July 12th, 2011
07:47 AM ET

Fan who caught Jeter ball could owe big taxes

Next time, just throw it back.

Accountants say the man who caught the home run ball that Derek Jeter smashed for his 3,000th hit Saturday will have to pay as much as $14,000 in taxes, New York media report.

Christian Lopez, 23, caught the ball and promptly handed it over to the Yankees without demanding any kind of payment, the Daily News reported. The Yankees rewarded him with suite seats for the rest of the season, plus a heap of autographed team memorabilia.

That's what could cost Lopez. According to The New York Times, the total value of the seats and loot could exceed $120,000. The IRS would consider that to be taxable income, several accountants told both newspapers.

However, if it were construed as a gift, it would not be taxable, Columbia University law professor Michael J. Graetz told the Times.

"The legal question of whether it is a gift or prize is whether the transferor is giving the property out of detached and disinterested generosity," Graetz said. "It's hard for me, not being a Yankee fan, to think of the Yankees as being in the business of exercising generosity to others, but there's a reasonable case to be made that these were given out of generosity."

For his part, Lopez is being just as magnanimous with the IRS as he was with Jeter.

"Worse comes to worse, I'll have to pay the taxes," he told the Daily News. "... The IRS has a job to do, so I'm not going to hold it against them, but it would be cool if they helped me out a little on this."

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Filed under: Baseball • New York • Sports
soundoff (936 Responses)
  1. WannabeTaxGuy

    If it's a gift from the Yankees, the Yankees pay the tax. If it's considered taxable income, then Christian Lopez pays the tax. So someone is going to pay the tax no matter what.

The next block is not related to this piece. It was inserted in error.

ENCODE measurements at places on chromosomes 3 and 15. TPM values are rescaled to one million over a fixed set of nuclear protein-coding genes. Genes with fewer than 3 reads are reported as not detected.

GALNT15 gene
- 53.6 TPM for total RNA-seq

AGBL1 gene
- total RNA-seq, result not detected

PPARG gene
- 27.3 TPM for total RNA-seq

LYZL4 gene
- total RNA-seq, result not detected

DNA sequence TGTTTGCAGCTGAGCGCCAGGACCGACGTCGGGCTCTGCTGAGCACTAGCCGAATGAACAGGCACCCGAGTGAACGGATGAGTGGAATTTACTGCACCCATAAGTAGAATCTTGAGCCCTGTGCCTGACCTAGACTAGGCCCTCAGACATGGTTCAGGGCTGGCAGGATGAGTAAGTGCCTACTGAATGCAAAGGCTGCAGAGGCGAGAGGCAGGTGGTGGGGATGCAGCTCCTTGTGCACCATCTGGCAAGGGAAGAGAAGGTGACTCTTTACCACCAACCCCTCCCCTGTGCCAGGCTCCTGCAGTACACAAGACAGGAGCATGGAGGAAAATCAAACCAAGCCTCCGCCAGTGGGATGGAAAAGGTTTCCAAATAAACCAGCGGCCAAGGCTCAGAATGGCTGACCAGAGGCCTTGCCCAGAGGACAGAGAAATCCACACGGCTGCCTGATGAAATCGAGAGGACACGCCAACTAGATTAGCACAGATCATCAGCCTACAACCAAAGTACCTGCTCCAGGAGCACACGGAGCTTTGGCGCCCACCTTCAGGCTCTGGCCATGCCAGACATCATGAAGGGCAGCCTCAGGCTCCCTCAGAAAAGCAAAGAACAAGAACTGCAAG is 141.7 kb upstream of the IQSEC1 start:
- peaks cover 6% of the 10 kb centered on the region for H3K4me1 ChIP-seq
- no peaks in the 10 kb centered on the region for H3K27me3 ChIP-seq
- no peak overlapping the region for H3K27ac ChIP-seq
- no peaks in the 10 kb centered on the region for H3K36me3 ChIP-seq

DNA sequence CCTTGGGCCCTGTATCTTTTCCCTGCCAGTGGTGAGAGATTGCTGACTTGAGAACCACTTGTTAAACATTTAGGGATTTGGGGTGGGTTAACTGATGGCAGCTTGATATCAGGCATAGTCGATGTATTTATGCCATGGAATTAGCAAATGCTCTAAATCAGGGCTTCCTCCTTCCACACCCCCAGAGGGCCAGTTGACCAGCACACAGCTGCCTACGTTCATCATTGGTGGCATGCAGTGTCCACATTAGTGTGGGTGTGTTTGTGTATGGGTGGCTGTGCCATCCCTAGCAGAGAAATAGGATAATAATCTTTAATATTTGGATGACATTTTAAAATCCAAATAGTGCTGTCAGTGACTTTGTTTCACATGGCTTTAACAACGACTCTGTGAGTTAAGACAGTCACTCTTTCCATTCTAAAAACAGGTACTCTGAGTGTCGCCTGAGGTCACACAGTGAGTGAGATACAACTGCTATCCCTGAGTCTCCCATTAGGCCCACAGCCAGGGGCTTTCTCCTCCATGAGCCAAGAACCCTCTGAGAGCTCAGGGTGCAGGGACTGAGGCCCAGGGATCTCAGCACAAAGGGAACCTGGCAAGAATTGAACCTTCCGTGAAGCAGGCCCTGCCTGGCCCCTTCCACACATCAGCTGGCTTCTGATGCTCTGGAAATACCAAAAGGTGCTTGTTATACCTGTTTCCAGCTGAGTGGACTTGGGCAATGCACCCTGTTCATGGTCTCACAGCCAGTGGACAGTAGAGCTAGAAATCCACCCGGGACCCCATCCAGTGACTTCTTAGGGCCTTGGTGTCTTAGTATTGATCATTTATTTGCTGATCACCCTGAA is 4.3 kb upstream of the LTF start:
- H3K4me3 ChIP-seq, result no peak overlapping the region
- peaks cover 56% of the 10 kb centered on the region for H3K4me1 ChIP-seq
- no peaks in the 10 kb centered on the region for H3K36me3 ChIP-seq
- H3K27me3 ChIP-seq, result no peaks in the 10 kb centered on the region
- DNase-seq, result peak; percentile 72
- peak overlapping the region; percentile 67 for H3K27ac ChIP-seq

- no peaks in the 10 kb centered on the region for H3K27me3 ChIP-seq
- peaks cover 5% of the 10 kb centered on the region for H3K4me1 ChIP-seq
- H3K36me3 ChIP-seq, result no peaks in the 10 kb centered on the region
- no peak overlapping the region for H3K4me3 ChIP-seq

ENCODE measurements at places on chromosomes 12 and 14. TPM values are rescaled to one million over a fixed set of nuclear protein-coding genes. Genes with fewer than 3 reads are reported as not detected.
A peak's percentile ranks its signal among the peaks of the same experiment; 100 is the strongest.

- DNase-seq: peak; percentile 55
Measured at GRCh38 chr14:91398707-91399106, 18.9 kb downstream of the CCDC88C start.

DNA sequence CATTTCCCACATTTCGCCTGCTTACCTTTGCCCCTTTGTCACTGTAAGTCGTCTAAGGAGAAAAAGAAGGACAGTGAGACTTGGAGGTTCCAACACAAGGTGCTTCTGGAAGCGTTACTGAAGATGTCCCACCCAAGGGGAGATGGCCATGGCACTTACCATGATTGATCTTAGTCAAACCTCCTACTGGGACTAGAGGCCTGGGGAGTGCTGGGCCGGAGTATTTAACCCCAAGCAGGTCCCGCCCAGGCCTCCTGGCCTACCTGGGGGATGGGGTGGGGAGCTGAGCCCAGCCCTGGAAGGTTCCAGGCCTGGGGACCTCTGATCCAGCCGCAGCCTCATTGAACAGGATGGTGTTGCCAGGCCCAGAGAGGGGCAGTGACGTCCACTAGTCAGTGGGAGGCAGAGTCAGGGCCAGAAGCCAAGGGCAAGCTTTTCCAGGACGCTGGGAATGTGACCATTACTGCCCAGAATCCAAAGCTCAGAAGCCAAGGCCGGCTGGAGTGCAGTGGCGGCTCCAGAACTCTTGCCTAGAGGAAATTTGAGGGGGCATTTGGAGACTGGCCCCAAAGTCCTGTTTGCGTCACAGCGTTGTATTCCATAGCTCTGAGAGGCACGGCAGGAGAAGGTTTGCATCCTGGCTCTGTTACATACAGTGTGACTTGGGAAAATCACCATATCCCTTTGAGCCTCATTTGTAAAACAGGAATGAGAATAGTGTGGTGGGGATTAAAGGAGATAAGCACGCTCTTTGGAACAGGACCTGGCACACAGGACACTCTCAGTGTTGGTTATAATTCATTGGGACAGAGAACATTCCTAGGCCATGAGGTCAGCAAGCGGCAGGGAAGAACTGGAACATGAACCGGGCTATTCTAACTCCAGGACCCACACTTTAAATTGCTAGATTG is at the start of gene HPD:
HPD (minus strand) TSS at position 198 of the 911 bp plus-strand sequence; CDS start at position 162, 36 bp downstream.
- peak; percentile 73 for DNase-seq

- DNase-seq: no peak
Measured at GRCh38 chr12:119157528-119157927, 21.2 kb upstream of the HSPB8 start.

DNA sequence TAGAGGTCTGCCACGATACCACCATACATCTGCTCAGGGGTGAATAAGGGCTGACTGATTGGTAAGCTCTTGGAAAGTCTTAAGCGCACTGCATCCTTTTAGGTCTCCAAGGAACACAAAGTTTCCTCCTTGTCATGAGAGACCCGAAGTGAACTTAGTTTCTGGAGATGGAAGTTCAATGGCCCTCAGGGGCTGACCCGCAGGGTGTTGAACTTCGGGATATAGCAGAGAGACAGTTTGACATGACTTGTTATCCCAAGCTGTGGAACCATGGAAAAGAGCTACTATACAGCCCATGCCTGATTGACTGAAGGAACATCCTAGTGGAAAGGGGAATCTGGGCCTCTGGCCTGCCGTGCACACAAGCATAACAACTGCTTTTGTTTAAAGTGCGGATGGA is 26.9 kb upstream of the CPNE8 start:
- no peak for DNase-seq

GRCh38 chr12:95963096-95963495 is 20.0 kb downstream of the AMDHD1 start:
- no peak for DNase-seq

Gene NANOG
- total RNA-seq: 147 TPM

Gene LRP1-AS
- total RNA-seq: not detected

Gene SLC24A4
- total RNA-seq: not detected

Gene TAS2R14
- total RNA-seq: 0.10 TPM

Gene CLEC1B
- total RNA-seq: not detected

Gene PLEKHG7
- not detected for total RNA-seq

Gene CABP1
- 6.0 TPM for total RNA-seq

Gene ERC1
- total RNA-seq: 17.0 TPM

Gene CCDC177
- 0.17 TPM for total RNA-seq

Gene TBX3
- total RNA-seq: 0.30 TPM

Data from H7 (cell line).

From Irs.gov:

    "Gift Tax

    The gift tax is a tax on the transfer of property by one individual to another while receiving nothing, or less than full value, in return. The tax applies whether the donor intends the transfer to be a gift or not.

    The gift tax applies to the transfer by gift of any property. You make a gift if you give property (including money), or the use of or income from property, without expecting to receive something of at least equal value in return. If you sell something at less than its full value or if you make an interest-free or reduced-interest loan, you may be making a gift."

    July 12, 2011 at 10:36 am | Report abuse |
    • Akamai

      So, according to you, that ugly green sweater Auny Claire gave you on your last birthday is taxable??? Or the $50 Grandma gave you at graduation is taxable??? I don't think so.

      July 12, 2011 at 10:45 am | Report abuse |
    • Jeff

      technically yes, but thats why there a floor you have to clear before you have to pay taxes. that floor is pretty high, $5 million, if i remember correctly

      July 12, 2011 at 11:28 am | Report abuse |
  2. BetterDeadThanFed

    Hey, this is "revenue" that the Dems are clamoring about.

    July 12, 2011 at 10:37 am | Report abuse |
    • John McClane

      You're the idiot everyone is pointing fingers at.

      July 12, 2011 at 10:40 am | Report abuse |
  3. USAR soldier

    i bet they'll tax the guy that finds the cure for aids too

    July 12, 2011 at 10:38 am | Report abuse |
    • Jeff

      assuming that guy will win the Nobel Prize and accepts the money, then yes, he will be taxed.

      July 12, 2011 at 11:29 am | Report abuse |
  4. bourneblogger

    This country is absolutely ridiculous... I guess with all of the tax breaks the GOP wants to give to rich people they have to come after honorable guys like Christian Lopez....

    July 12, 2011 at 10:38 am | Report abuse |
  5. kevin conway

    Jeeter should pay the guy's student loans. Cheapskate. And Dimaggio was a wife beater. And juicing baseball has become professional wrestling anyway.

    July 12, 2011 at 10:38 am | Report abuse |
    • Akamai

      Kevin, Forget your meds this morning, did you???

      July 12, 2011 at 10:47 am | Report abuse |
  6. Thurbz

    How about WHEN he's charged taxes, THEN you make a news story about it...maybe?

    July 12, 2011 at 10:38 am | Report abuse |
  7. CPW

    Moral of the story: dont catch any balls at any game cause the FUN Police will come for you...